Of course, it’s possible you won’t be able to secure a decent domain name with a .com TLD since many are already taken. However, it’s not the end of the world if you have to use an alternative.

      Alternative TLD options.

      You’ll find tons of available options that can add personality to your web address. Just make sure that whatever you select makes sense for your website and audience.

      2. Incorporate Keywords Strategically

      Keywords aren’t just for content. Search engines use your domain name to understand what your site is about and help determine search rankings. So it’s essential to include keywords where possible. 

      The keywords you choose for your domain name should be relevant to your website. It’s much more important to represent your content accurately than to add keywords for their own sake. If you’re stuck for ideas, you can give Google Keyword Planner a try.

      The Google Keyword Planner home page.

      This free tool lets you explore keywords by search volume and other factors to identify terms people actually use. Don’t get too carried away, though. Using too many keywords, especially popular ones, can make your site seem boring and maybe even a little untrustworthy.

      3. Make Sure Your Domain Is Easy to Pronounce and Spell

      You probably want your domain name to be memorable. However, if you’re thinking of going the Elon Musk baby-naming route, don’t. No matter how cool it looks spelled out, there will come a time when you’ll have to give someone your website or email address verbally.

      Word-of-mouth is still powerful advertising. What’s more, it only works when people can actually pronounce your domain. This also makes the name easier to remember, increasing the odds that people will visit and pass the site along to their networks.

      4. Avoid Hyphens

      Using hyphens may seem like a creative way to get the domain name you want. Unfortunately, they’re tough to express verbally. They also make the domain more difficult to type. Some people will likely forget about them entirely and end up on someone else’s website.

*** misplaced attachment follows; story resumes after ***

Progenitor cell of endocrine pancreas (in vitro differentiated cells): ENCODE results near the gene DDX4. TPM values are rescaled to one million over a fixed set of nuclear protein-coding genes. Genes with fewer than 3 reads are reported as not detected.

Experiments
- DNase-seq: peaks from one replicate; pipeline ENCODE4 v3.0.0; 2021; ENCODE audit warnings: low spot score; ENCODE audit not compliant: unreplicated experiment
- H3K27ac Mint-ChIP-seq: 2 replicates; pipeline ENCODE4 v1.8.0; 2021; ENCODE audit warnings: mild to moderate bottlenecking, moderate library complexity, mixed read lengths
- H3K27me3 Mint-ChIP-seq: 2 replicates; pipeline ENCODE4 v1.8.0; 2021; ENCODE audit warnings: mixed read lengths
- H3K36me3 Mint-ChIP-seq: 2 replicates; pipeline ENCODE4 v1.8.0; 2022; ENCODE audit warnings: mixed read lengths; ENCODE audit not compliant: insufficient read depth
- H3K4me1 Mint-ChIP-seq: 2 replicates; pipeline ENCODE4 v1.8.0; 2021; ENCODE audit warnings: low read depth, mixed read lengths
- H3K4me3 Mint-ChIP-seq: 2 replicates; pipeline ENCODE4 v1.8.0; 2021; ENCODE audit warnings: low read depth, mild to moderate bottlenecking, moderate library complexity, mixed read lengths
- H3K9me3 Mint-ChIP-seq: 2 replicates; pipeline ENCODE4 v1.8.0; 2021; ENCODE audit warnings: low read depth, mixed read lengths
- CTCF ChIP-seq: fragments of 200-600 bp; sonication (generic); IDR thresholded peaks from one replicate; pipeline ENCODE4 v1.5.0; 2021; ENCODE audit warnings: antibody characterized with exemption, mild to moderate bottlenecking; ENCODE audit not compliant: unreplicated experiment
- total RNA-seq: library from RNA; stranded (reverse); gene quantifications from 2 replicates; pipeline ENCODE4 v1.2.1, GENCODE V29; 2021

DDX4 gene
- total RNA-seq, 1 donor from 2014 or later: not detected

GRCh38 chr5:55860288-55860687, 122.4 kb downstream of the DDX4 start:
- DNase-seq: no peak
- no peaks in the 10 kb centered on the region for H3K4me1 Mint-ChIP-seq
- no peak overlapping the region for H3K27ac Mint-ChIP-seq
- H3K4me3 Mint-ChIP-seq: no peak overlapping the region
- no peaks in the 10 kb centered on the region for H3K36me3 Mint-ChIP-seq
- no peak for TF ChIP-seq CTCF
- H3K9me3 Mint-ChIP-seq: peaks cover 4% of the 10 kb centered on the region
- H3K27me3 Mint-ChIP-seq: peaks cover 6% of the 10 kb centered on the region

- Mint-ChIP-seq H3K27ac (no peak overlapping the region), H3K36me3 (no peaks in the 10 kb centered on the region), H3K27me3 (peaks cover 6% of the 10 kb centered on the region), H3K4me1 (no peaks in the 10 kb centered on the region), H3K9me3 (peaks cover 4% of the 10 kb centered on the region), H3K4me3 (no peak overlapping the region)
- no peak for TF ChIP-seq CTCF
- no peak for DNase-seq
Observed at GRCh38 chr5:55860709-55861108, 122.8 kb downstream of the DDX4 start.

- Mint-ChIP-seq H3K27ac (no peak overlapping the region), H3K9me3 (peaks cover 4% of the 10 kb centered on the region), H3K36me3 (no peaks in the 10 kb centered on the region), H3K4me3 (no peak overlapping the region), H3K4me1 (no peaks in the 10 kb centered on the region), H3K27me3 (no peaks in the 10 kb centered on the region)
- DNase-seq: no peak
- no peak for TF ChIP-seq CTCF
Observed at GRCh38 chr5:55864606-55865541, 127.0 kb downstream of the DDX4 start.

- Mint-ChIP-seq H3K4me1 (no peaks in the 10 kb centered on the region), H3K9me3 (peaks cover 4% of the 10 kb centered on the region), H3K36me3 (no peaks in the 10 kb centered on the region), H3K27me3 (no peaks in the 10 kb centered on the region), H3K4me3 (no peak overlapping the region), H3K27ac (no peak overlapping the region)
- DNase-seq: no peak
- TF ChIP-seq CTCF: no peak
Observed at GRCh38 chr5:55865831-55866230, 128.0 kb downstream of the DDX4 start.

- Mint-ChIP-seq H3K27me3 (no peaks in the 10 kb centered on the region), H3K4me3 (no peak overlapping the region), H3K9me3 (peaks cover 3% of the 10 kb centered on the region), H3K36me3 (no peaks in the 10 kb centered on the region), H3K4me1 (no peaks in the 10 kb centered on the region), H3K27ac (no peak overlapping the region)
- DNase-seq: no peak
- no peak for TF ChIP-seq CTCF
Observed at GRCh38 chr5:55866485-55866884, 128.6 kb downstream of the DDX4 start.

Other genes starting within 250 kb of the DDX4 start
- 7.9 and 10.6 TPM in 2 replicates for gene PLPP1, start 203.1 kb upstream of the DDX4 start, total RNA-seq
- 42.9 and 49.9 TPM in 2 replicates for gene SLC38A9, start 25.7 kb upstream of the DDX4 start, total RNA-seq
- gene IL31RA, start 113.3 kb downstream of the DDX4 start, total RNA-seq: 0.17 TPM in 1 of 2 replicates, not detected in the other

Generally, when you’re brainstorming domain name ideas, try to avoid anything that isn’t a letter. That includes replacing letters with numbers. Those kinds of touches make the name a lot easier for people to misremember and mistype.

      5. Avoid Using Doubled Letters

      Using doubled letters in a domain name is practically asking for typos. Doubled letters are hard to read and even harder to type correctly.

      If mistakes happen often enough, you may end up with someone typosquatting and stealing your traffic. Plus, having to spend even a few seconds longer than necessary trying to figure out how to spell your domain is an unnecessary distraction.

      6. Keep Your Domain Name Short

      There are several reasons short domain names work better. First, shorter names are easier to remember and type. Therefore, they are beneficial for branding purposes.

      Also, an overly long domain name is yet another way to look suspicious. If you don’t use too many keywords and make your name easy to pronounce, on the other hand, your domain will probably be short naturally.

      7. Stay Unique and Brandable

      A unique domain name can help your business stand out and potentially help you avoid legal trouble. It can also contribute to your marketing efforts, so you’ll want it to be brandable. 

      StitchFix is an excellent example of a unique, brandable name.

      The StitchFix homepage.

      StitchFix checks all the boxes when it comes to marketable domain names. It’s fun to say, doesn’t have any inherent meaning, and is easy to remember and spell.

      8. Pick a Domain Name That’s Flexible

      Your domain name is one area where you don’t want to paint yourself into a box. While you should be specific enough to attract an audience, you don’t want to be so precise that there’s no room for your website to grow. 

      For example, “shutter.photography” might be perfect for a photography blog. However, if you decide to write about other art forms as well, you’ll be stuck with an inaccurate domain name. So it’s smart to consider upfront how your site or business may expand over time.

      9. Do Your Domain Name Research

      Once you’ve narrowed your search down to a few candidates, you can use a research tool to determine if it’s available.

      DreamHost’s domain name research tool.

      However, just because the domain name is available doesn’t mean someone else doesn’t have a valid claim to it. To be safe, you’ll want to perform a trademark search before making your choice.

      It’s also best to make sure you can secure appropriate social media handles. If you can’t get an exact match, try finding something that makes sense with your domain name.

      10. Don’t Get Analysis Paralysis

      Chances are that if you want a domain name, someone else probably wants it too. If you’re sure about your choice, go ahead and buy the domain.